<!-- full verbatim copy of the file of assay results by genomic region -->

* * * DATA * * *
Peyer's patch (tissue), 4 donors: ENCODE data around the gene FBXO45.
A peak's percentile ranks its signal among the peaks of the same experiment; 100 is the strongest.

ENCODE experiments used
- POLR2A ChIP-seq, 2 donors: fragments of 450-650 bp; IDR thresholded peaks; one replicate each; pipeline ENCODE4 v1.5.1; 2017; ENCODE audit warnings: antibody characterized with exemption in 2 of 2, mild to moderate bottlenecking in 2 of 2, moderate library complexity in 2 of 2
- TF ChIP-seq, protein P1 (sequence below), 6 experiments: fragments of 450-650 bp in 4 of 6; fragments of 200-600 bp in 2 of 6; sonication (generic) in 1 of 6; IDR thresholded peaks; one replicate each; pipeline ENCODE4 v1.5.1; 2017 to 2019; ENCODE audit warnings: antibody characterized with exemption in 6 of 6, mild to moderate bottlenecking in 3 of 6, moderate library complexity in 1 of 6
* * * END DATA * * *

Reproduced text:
Peyer's patch (tissue), 4 donors: ENCODE data around the gene FBXO45.
A peak's percentile ranks its signal among the peaks of the same experiment; 100 is the strongest.

ENCODE experiments used
- POLR2A ChIP-seq, 2 donors: fragments of 450-650 bp; IDR thresholded peaks; one replicate each; pipeline ENCODE4 v1.5.1; 2017; ENCODE audit warnings: antibody characterized with exemption in 2 of 2, mild to moderate bottlenecking in 2 of 2, moderate library complexity in 2 of 2
- TF ChIP-seq, protein P1 (sequence below), 6 experiments: fragments of 450-650 bp in 4 of 6; fragments of 200-600 bp in 2 of 6; sonication (generic) in 1 of 6; IDR thresholded peaks; one replicate each; pipeline ENCODE4 v1.5.1; 2017 to 2019; ENCODE audit warnings: antibody characterized with exemption in 6 of 6, mild to moderate bottlenecking in 3 of 6, moderate library complexity in 1 of 6